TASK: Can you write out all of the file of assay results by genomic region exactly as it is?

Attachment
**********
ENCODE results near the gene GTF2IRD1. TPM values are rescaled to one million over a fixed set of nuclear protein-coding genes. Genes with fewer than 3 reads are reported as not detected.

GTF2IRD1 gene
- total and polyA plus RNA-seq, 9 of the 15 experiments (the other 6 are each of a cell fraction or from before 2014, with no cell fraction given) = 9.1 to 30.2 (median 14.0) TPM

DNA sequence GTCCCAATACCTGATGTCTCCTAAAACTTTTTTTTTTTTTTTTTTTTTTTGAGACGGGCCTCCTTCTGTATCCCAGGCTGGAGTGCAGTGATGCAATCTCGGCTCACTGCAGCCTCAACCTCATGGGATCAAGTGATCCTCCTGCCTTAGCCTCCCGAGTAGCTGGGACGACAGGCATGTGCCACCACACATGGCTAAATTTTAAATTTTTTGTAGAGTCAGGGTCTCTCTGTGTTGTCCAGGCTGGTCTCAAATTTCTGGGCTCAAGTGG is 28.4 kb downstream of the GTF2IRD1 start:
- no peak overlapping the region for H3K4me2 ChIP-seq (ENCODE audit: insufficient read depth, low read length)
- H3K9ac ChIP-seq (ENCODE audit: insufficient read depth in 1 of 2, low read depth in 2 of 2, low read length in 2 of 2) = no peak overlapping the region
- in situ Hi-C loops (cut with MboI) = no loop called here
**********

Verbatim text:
ENCODE results near the gene GTF2IRD1. TPM values are rescaled to one million over a fixed set of nuclear protein-coding genes. Genes with fewer than 3 reads are reported as not detected.

GTF2IRD1 gene
- total and polyA plus RNA-seq, 9 of the 15 experiments (the other 6 are each of a cell fraction or from before 2014, with no cell fraction given) = 9.1 to 30.2 (median 14.0) TPM

DNA sequence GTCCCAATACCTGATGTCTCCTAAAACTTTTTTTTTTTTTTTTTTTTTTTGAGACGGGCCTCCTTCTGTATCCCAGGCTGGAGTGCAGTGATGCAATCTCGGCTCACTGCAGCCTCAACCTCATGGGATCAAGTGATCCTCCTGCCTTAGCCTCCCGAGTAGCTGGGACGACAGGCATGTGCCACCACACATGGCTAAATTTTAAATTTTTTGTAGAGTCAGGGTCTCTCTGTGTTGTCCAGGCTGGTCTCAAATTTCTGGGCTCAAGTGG is 28.4 kb downstream of the GTF2IRD1 start:
- no peak overlapping the region for H3K4me2 ChIP-seq (ENCODE audit: insufficient read depth, low read length)
- H3K9ac ChIP-seq (ENCODE audit: insufficient read depth in 1 of 2, low read depth in 2 of 2, low read length in 2 of 2) = no peak overlapping the region
- in situ Hi-C loops (cut with MboI) = no loop called here